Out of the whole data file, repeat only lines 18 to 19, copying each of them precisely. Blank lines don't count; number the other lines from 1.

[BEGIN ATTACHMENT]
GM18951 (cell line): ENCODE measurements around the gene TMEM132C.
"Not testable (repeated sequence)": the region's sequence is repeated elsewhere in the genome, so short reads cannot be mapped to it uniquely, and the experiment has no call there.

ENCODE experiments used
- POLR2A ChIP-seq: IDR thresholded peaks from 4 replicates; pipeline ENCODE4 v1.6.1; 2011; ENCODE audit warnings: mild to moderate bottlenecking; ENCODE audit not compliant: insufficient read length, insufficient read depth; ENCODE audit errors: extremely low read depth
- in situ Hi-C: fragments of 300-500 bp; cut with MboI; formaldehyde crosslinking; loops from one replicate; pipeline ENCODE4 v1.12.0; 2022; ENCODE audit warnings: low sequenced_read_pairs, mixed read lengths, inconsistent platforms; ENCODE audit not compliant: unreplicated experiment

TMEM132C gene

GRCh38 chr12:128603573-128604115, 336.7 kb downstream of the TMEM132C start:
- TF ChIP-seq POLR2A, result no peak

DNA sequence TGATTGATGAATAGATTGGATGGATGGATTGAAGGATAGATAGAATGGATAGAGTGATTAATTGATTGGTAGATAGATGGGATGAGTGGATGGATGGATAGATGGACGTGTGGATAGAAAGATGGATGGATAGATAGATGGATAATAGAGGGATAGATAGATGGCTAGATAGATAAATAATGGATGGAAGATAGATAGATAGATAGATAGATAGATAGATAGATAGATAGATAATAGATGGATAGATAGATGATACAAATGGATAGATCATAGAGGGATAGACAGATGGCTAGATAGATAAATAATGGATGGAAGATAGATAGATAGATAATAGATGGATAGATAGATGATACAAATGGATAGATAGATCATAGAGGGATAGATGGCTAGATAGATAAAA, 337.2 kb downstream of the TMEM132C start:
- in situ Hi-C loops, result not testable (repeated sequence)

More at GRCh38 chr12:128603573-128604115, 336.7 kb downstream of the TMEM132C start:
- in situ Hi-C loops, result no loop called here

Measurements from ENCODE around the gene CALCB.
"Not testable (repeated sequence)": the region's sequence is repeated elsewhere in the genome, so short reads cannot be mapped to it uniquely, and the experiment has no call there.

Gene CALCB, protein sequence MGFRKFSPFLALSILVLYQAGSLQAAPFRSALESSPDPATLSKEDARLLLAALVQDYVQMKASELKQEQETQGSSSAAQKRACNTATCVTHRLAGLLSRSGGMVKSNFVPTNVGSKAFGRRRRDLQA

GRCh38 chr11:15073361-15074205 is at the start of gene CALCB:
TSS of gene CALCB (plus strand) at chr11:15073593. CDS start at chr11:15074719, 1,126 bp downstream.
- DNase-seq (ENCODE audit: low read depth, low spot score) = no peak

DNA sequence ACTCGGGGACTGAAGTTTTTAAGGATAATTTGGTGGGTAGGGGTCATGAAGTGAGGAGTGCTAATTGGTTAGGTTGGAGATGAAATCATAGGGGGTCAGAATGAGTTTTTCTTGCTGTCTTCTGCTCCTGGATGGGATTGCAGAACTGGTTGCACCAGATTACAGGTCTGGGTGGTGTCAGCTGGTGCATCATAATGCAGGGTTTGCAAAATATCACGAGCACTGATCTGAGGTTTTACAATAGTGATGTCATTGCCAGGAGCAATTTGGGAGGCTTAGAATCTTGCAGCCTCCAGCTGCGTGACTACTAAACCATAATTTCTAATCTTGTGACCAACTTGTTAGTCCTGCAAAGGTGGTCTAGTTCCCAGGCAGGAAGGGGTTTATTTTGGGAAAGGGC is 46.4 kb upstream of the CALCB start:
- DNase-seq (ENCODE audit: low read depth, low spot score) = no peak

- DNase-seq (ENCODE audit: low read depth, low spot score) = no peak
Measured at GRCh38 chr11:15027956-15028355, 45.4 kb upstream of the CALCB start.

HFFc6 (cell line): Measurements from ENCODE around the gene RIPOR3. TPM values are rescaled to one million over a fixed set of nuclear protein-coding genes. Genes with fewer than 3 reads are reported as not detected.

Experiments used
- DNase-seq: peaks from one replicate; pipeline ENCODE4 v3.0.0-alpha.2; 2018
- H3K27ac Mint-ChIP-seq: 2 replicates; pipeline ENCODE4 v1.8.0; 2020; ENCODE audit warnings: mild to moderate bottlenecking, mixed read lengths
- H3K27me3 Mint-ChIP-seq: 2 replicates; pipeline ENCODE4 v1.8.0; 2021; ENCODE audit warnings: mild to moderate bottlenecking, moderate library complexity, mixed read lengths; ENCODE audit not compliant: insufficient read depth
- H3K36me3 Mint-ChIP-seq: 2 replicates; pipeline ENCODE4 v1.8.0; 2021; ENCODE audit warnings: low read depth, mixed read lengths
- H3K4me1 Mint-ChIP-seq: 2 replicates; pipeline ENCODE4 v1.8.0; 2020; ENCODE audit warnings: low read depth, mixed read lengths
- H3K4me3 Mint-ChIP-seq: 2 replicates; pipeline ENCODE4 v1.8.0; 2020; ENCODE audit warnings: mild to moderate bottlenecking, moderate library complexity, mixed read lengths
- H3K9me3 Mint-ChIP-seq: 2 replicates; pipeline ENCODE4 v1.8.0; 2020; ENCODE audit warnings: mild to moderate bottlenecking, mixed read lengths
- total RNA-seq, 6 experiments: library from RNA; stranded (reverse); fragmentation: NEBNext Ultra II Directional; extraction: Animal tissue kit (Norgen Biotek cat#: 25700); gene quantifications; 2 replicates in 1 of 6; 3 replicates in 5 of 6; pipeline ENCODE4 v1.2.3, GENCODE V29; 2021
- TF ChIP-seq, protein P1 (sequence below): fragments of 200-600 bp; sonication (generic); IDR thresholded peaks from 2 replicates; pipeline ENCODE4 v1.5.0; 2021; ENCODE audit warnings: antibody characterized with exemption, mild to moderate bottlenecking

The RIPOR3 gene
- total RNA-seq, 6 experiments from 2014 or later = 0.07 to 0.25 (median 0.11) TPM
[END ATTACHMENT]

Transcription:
- DNase-seq (ENCODE audit: low read depth, low spot score) = no peak

DNA sequence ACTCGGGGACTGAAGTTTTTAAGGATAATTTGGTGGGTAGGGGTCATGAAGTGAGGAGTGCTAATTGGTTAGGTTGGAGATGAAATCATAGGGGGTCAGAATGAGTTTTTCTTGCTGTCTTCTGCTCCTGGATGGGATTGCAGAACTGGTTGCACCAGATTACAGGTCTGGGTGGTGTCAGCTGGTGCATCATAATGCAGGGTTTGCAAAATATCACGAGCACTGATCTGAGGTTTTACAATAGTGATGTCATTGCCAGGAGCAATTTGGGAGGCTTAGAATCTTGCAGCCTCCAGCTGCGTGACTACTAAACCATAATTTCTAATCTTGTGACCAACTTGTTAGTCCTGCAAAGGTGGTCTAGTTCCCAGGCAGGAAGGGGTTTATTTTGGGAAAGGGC is 46.4 kb upstream of the CALCB start: